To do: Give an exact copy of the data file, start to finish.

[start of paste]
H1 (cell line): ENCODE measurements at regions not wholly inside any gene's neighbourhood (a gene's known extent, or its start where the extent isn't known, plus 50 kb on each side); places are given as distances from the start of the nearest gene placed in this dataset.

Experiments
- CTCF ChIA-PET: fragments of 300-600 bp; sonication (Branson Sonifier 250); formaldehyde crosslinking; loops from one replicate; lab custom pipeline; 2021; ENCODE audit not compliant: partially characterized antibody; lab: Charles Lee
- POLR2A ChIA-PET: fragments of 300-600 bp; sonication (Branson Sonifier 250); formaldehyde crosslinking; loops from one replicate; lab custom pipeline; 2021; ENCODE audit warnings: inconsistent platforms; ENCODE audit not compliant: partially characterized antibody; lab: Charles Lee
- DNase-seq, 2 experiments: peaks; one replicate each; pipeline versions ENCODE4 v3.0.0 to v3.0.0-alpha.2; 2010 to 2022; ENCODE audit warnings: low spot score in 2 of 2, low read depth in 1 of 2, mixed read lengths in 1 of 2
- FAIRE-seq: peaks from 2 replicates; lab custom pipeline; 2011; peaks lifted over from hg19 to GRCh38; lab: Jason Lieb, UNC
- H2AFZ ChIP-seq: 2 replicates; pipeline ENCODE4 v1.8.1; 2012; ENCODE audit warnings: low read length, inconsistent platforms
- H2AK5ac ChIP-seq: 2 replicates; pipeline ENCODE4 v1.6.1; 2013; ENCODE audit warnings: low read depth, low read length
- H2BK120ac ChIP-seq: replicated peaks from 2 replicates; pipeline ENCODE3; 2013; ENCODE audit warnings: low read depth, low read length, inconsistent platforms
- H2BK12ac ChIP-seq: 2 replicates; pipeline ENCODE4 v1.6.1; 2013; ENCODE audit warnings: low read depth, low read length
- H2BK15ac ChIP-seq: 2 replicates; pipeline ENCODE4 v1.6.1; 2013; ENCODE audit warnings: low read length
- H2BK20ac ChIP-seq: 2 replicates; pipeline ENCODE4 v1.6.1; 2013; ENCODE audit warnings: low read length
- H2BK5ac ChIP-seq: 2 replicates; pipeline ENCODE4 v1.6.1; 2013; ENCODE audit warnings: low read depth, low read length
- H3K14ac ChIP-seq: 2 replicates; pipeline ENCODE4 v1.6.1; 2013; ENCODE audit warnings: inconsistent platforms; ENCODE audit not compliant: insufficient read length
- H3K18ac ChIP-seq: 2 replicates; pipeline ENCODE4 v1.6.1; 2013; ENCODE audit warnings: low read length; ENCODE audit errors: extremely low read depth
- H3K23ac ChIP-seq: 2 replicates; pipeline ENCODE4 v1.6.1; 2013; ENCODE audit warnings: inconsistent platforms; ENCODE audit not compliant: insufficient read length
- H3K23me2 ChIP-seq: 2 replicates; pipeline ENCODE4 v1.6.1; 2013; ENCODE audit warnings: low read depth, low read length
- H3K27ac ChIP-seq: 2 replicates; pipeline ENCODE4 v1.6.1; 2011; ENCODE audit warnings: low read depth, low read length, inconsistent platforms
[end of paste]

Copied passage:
H1 (cell line): ENCODE measurements at regions not wholly inside any gene's neighbourhood (a gene's known extent, or its start where the extent isn't known, plus 50 kb on each side); places are given as distances from the start of the nearest gene placed in this dataset.

Experiments
- CTCF ChIA-PET: fragments of 300-600 bp; sonication (Branson Sonifier 250); formaldehyde crosslinking; loops from one replicate; lab custom pipeline; 2021; ENCODE audit not compliant: partially characterized antibody; lab: Charles Lee
- POLR2A ChIA-PET: fragments of 300-600 bp; sonication (Branson Sonifier 250); formaldehyde crosslinking; loops from one replicate; lab custom pipeline; 2021; ENCODE audit warnings: inconsistent platforms; ENCODE audit not compliant: partially characterized antibody; lab: Charles Lee
- DNase-seq, 2 experiments: peaks; one replicate each; pipeline versions ENCODE4 v3.0.0 to v3.0.0-alpha.2; 2010 to 2022; ENCODE audit warnings: low spot score in 2 of 2, low read depth in 1 of 2, mixed read lengths in 1 of 2
- FAIRE-seq: peaks from 2 replicates; lab custom pipeline; 2011; peaks lifted over from hg19 to GRCh38; lab: Jason Lieb, UNC
- H2AFZ ChIP-seq: 2 replicates; pipeline ENCODE4 v1.8.1; 2012; ENCODE audit warnings: low read length, inconsistent platforms
- H2AK5ac ChIP-seq: 2 replicates; pipeline ENCODE4 v1.6.1; 2013; ENCODE audit warnings: low read depth, low read length
- H2BK120ac ChIP-seq: replicated peaks from 2 replicates; pipeline ENCODE3; 2013; ENCODE audit warnings: low read depth, low read length, inconsistent platforms
- H2BK12ac ChIP-seq: 2 replicates; pipeline ENCODE4 v1.6.1; 2013; ENCODE audit warnings: low read depth, low read length
- H2BK15ac ChIP-seq: 2 replicates; pipeline ENCODE4 v1.6.1; 2013; ENCODE audit warnings: low read length
- H2BK20ac ChIP-seq: 2 replicates; pipeline ENCODE4 v1.6.1; 2013; ENCODE audit warnings: low read length
- H2BK5ac ChIP-seq: 2 replicates; pipeline ENCODE4 v1.6.1; 2013; ENCODE audit warnings: low read depth, low read length
- H3K14ac ChIP-seq: 2 replicates; pipeline ENCODE4 v1.6.1; 2013; ENCODE audit warnings: inconsistent platforms; ENCODE audit not compliant: insufficient read length
- H3K18ac ChIP-seq: 2 replicates; pipeline ENCODE4 v1.6.1; 2013; ENCODE audit warnings: low read length; ENCODE audit errors: extremely low read depth
- H3K23ac ChIP-seq: 2 replicates; pipeline ENCODE4 v1.6.1; 2013; ENCODE audit warnings: inconsistent platforms; ENCODE audit not compliant: insufficient read length
- H3K23me2 ChIP-seq: 2 replicates; pipeline ENCODE4 v1.6.1; 2013; ENCODE audit warnings: low read depth, low read length
- H3K27ac ChIP-seq: 2 replicates; pipeline ENCODE4 v1.6.1; 2011; ENCODE audit warnings: low read depth, low read length, inconsistent platforms